Congressional Hispanic Caucus Chairwoman Rep. Michelle Lujan Grisham and First Vice-Chair Rep. Joaquin Castro sent a letter recently to top tech companies to ask for diversity metrics.
Hispanics make up just seven percent of tech employees – much lower than the private sector – and just three percent of tech executives are Hispanic.
The purpose of the inquiry is to obtain data and information on staffing and social responsibility priorities for tech companies. This information will allow the CHC to review and build on efforts to increase diversity in the technology sector and educational pipeline.
The letter was sent to Airbnb, Amazon.com, Apple, Dropbox, eBay, Etsy, Expedia, Facebook, GoDaddy, Google, Groupon, Handy, Intel, Lyft, Microsoft, Netflix, Oracle, Pandora, Paypal, Postmates, Reddit, Salesforce, Spotify, TaskRabbit, Tesla, Thumbtack, TripAdvisor, Twitter, Uber, Vmware, Yahoo, and Yelp.
The Members cited the fact that the tech sector employs 7 million people in the U.S. and accounts for more than $1.3 trillion in economic activity in the nation’s economy. Moreover, the Hispanic community as a whole is an early adopter of technology and its immense $1.3 trillion in annual economic activity help account for tech company profits. Unfortunately, in tech and “gig economy” companies, Hispanics are routinely underrepresented and underfunded.
Full Text of Letter:
On behalf of the Congressional Hispanic Caucus, we write to express our strong concern regarding efforts by tech and “gig economy” companies to hire qualified Hispanics both internally, as full-time employees, and externally as professional services vendors and consultants, as well as the amount of partnership and philanthropic spending that you allocate to Hispanic-serving and Hispanic-led institutions. To help create a baseline of where [COMPANY] is on these critical metrics, we ask that you submit in writing answers to the questions below.
The Hispanic community in the United States has played and will continue to play a pivotal role in the social, economic and political development of our country. As we look to the future, the Hispanic community, as the nation’s largest minority group, is well-positioned to help lead the way as our economy undergoes its most recent transformation. But we cannot do so if we are not given a seat at the table. The tech sector employs 7 million people in the U.S. and accounts for more than $1.3 trillion in economic activity in the nation’s economy. Unfortunately, in tech and “gig economy” companies, Hispanics are routinely underrepresented and underfunded.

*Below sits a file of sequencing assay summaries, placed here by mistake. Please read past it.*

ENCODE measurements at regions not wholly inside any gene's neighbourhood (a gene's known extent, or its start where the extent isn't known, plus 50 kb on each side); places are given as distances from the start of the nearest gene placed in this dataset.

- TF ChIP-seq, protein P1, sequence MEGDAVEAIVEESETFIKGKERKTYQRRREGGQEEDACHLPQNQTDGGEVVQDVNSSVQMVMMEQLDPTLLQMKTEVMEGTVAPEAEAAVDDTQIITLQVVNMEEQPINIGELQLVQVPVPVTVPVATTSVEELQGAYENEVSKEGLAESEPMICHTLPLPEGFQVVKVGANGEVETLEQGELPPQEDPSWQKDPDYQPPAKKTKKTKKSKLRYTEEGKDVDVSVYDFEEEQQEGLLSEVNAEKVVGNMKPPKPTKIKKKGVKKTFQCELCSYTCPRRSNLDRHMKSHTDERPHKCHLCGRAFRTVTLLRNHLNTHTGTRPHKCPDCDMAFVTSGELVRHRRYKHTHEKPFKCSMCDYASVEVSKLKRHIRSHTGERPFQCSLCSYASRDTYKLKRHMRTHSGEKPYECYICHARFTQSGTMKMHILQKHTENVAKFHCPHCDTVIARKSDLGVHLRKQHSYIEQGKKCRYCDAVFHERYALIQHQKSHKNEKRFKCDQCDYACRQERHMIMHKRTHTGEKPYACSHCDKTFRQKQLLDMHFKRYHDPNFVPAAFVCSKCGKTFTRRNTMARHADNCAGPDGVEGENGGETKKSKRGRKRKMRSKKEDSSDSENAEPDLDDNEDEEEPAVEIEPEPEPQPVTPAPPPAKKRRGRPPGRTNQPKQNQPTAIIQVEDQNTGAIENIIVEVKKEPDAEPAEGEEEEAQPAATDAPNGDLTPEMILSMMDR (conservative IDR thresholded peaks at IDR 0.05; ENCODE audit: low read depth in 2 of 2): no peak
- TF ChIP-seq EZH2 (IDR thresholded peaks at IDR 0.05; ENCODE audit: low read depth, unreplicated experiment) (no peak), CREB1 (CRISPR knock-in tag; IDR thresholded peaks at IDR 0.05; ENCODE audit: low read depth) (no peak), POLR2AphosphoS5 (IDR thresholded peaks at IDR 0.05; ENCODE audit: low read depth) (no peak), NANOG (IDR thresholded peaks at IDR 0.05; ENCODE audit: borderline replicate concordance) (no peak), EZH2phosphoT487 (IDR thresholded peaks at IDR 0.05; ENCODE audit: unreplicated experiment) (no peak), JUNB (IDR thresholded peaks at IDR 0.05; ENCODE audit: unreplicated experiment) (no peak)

The coming months and years could be a time where [COMPANY] seizes on opportunities presented to it, or misses them. While the struggles of the tech community with regard to hiring engineers are well-documented, and the “talent pipeline” challenge when it comes to hiring engineers may be a legitimate one, there are certain decisions that your company makes daily when it comes to hiring, contracting and resource allocations for which there are no “talent pipeline” problems.
To better understand your commitment to the Hispanic community, within 30 days, please respond to our questions below and lay out your plan to address the issues posed:
How many Hispanics do you have as senior executives and on your Board of Directors? Who are the three most senior Hispanics in your company? Please list their titles.
How many Hispanic full-time employees (not contract employees) do you have in each of the following departments: public policy, federal government relations, state and local government relations, public relations/communications, marketing and legal? How many Hispanics do you have leading those departments?
How many Hispanics do you have in your Human Resources Department and Diversity and Inclusion Departments? Who is your most senior Hispanic in both departments and who do they report to?
How many Hispanic-owned firms do you contract with to do federal government relations, state and local government relations, public relations, communications, marketing and legal work? What percentage of your budget for each of these categories goes to Hispanic-owned firms? Among the firms you do contract with, how many Hispanic partner- and principal-level consultants are registered to work on your account? Among the firms you contract with, how many Hispanics originated your account?
How many Hispanic-serving organizations, Hispanic-led advocacy organizations and educational institutions (i.e. Hispanic-Serving Institutions) do you financially partner with and how much do you commit to each group? What is the division between partnership and philanthropic dollars committed? What percentage of your budget for such organizational partnerships do you allocate to Hispanic organizations?
The data we collect may be used to produce an annual report which would create a baseline upon which to ascertain your progress. We look forward to having executives from [COMPANY] meet with the Congressional Hispanic Caucus to discuss your responses.
Michelle Lujan Grisham
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